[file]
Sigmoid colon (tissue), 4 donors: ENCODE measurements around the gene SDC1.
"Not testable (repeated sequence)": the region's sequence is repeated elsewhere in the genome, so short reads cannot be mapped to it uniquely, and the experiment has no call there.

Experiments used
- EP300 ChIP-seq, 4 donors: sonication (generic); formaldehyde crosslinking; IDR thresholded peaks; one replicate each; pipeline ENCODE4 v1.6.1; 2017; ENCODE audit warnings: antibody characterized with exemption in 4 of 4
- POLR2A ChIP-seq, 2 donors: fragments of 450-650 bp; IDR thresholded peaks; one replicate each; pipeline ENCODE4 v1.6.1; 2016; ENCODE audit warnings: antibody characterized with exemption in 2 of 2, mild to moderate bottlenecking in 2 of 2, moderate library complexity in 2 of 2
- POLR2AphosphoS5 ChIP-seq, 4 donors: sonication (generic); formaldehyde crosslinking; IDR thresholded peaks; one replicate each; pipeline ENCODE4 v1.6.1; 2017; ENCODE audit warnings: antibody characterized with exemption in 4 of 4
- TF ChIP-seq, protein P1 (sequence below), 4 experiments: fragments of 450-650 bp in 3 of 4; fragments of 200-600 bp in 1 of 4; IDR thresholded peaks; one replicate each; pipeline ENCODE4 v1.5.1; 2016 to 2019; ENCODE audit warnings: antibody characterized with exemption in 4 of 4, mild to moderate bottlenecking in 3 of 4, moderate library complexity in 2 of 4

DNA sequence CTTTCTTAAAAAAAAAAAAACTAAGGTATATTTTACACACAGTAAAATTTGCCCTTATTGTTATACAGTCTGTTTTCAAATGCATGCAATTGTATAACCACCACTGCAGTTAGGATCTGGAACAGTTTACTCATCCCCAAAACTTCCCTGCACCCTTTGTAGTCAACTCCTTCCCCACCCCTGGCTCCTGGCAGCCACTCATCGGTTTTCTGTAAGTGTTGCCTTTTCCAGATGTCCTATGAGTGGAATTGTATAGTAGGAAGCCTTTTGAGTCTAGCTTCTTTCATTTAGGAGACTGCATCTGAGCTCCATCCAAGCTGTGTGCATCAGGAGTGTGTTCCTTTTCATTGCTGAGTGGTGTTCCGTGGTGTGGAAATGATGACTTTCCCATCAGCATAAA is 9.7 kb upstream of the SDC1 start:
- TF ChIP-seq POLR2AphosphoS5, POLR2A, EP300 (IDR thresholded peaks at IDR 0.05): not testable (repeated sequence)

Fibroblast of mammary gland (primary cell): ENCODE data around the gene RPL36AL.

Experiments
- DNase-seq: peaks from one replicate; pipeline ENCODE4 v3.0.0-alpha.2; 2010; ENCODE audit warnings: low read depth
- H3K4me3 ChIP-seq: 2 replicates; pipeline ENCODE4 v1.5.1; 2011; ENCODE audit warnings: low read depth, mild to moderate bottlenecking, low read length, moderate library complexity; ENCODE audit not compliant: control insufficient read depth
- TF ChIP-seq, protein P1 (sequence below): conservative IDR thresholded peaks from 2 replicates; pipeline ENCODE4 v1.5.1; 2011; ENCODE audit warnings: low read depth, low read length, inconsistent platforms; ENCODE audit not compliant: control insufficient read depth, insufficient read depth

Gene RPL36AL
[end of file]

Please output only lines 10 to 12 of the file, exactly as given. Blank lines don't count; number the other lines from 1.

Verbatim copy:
Fibroblast of mammary gland (primary cell): ENCODE data around the gene RPL36AL.

Experiments
- DNase-seq: peaks from one replicate; pipeline ENCODE4 v3.0.0-alpha.2; 2010; ENCODE audit warnings: low read depth